Theatre Roundup: Week 7
Our anonymous reviewer goes from Gothic horror to 70s farce to Sondheim musical this week!
Frankenstein – Castle Theatre Company
Despite the pounding of dance music emanating from a nearby event in the Undie, CTC’s ‘Frankenstein’ was an enjoyable play. However, in my opinion, it never reached its true potential.
For the most part, David Knowles’ direction was effective, particularly his handling of the non-linear timeline was simple yet brilliant, and the minimal set perfectly highlighted Frankenstein’s isolation. However, staging the play in the round seemed to make the actors’ jobs more difficult and hampered the audience’s comprehension of lines in the vast Castle Great Hall. Knowles is well-known for his meticulousness, so I was surprisingly disappointed by this lack of attention to detail.
The main problem, though, was the script. Adapting a novel for the stage is never easy, and the overly descriptive dialogue often impeded the actors’ performances, which were otherwise excellent. George Rexstrew and Jenny Walser deserve particular praise, standing out in fairly small roles, and Natasha Yadav’s monster ranged from pitifully believable to awkwardly melodramatic, but overall was an admirable performance. However, it was Hugh Train who stole the show with his simultaneously chilling and sympathetic portrayal of Frankenstein himself.
Overall, I had a very enjoyable evening but couldn’t help feeling a little frustrated at what, frankly, could have been a better play.
Company – Van Mildert
Continuing the run of incredible musical offerings up on the hill, this weekend Van Mildert stunned with their raucous production of Stephen Sondheim’s ‘Company’. Though lacking even an attempt at a plot, the show centres on the life of Robert, a perennial singleton among five married couples. The opening number, the title song of the show, introduces the plight of our protagonist and was performed to perfection – just the right balance of overbearing offers of help and intense pity.
Even from the first group number the leading man, Matt Green, stole the show, and this continued to be the case throughout. His rendition of ‘Marry Me a Little’ had every girl in the audience (sometimes literally) jumping up and shouting “I DO!”, whilst his final solo, ‘Being Alive’, had me half crying from the emotion and half smiling because he hit it spot on. Further mention must go to Anna Beesley and Jack Collins’ absurd wrestling, and the crazed ranting of Eleanor George. The tech team deserve high praise for executing such a large-scale college production, as do the directors Lewis Martins and Charlie Roadnight. This was a very strong performance from Van Mildert, and continues to be a great example of the talent on show on the college musical scene.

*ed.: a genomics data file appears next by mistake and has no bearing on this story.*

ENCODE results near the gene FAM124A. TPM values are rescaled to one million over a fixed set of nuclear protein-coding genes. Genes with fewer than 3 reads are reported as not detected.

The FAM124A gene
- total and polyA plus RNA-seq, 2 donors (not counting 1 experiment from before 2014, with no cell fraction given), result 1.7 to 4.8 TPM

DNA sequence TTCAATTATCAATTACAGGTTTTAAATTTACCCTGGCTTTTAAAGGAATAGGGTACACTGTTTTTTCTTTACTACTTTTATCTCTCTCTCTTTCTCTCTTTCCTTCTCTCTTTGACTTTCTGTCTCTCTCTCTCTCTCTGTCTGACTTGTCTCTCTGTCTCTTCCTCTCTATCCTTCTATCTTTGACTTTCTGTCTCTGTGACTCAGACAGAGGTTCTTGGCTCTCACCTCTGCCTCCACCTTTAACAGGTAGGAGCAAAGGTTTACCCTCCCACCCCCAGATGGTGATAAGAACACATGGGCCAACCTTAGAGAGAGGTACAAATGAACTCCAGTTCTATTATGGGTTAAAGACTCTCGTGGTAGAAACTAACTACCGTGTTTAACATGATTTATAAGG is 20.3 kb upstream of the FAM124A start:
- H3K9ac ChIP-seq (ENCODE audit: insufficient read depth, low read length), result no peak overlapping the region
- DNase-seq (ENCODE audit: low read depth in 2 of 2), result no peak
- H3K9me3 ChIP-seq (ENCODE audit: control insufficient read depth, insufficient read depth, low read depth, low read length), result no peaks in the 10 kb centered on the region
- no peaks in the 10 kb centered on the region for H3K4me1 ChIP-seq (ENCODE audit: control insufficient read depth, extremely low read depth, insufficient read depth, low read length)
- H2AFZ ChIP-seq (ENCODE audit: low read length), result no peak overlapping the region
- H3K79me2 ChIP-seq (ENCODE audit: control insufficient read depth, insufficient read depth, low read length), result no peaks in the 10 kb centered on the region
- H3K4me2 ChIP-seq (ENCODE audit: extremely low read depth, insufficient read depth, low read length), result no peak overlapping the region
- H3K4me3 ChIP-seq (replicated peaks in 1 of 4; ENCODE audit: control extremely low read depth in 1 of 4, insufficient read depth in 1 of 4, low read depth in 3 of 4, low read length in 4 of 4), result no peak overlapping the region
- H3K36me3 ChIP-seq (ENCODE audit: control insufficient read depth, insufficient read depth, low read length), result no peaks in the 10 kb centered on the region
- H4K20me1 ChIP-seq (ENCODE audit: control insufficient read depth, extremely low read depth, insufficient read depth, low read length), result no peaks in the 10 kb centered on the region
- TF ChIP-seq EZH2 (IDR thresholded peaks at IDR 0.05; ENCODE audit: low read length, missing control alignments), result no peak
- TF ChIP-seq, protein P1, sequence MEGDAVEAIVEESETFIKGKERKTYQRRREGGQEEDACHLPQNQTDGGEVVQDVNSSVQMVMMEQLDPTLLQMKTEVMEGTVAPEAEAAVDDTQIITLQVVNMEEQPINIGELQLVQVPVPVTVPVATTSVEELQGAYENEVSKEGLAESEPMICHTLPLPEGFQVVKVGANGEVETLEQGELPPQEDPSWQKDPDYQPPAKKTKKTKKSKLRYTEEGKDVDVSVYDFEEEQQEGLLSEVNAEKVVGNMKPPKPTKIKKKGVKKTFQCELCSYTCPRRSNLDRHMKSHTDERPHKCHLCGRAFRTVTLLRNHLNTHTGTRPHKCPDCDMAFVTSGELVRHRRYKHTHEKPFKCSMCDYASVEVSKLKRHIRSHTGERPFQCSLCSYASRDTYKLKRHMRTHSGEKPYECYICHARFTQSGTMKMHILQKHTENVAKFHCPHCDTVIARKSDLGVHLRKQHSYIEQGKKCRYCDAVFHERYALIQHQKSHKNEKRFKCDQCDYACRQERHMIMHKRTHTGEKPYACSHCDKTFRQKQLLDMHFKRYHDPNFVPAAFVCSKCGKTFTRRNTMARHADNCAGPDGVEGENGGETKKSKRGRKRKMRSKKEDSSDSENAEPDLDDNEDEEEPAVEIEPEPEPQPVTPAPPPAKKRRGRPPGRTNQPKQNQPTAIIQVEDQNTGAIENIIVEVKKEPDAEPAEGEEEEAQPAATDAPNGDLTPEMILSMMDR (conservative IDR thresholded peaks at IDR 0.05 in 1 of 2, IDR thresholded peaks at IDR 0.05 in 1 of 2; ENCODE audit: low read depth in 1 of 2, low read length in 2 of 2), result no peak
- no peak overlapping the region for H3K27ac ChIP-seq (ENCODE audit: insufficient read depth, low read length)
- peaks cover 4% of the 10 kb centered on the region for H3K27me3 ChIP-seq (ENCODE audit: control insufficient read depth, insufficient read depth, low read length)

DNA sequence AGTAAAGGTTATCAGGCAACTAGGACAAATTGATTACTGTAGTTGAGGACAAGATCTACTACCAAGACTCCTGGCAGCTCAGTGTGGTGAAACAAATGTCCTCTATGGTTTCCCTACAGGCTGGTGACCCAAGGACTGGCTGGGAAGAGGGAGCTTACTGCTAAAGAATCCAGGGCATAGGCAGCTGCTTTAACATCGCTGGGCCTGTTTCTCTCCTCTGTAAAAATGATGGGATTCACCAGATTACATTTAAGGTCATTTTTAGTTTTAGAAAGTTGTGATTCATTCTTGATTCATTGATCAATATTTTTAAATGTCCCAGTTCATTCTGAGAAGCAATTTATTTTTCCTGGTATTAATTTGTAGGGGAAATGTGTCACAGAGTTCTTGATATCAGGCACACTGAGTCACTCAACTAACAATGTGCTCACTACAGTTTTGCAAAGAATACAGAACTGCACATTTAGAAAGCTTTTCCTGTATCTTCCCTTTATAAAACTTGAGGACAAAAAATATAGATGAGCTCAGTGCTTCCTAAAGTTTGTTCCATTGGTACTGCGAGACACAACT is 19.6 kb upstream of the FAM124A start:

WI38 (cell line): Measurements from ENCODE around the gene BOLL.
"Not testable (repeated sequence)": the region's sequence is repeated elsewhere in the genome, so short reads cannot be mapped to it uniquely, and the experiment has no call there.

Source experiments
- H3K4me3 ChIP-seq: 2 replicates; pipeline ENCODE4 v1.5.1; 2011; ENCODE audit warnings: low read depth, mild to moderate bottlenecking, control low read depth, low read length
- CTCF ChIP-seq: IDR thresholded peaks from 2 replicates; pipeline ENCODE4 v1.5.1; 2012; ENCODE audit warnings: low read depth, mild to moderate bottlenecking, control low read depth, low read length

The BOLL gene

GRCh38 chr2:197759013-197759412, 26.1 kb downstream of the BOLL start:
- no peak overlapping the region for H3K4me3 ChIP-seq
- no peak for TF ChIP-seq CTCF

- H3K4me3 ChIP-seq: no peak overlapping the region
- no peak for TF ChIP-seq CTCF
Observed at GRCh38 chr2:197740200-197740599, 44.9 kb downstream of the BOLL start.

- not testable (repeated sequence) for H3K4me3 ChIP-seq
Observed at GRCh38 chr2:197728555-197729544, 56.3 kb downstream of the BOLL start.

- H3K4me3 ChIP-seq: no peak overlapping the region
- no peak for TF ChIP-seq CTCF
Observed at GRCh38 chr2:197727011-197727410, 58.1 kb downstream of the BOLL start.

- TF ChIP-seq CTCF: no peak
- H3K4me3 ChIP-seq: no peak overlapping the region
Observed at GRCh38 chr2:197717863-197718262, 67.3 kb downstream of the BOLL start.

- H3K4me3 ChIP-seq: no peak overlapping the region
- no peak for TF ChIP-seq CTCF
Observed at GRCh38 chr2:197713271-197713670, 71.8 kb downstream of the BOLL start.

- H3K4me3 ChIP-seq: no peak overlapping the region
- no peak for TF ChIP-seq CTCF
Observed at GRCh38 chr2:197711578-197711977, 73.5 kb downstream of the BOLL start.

Bedroom Farce – Aidans College Theatre
Alan Ayckbourn’s ‘Bedroom Farce’ analyses the trials and tribulations of love using four couples, all in a different phase of their relationship. The stage was skillfully set as three individual bedrooms, aptly conveying the distinct styles for each couple.
Kate (Izzie Price) and Malcom (Rob Collins) made a lovely on-stage couple and really embodied their hopeful, newlywed-esque characters, whose plans for a housewarming were thwarted by the marital disputes of their friends. Jess Hoff was wonderfully neurotic as Susannah and evoked a great deal of laughter from the audience with her self-help mantras. Her volatile relationship with Trevor (Ben Cushion) was realistic, in particular the fight scene which struck a good balance between comic slapstick and underlying seriousness. Trevor’s parents Delia (Idgie Beau) and Ernest (Will Hockedy) were both charming in their roles and utterly convincing – for a moment I forgot I was watching students rather than a middle-aged married couple! Nicholas McQueen played the helpless, self-pitying invalid Nick masterfully, as well as perfectly portraying the irritable husband of Jan (Anna Feroldi), who, surprisingly, was the only character I found unimpressive.
Though it took a while to get going, ‘Bedroom Farce’ definitely picked up pace as it went through and, by the end, was a very enjoyable example of expertly executed farce!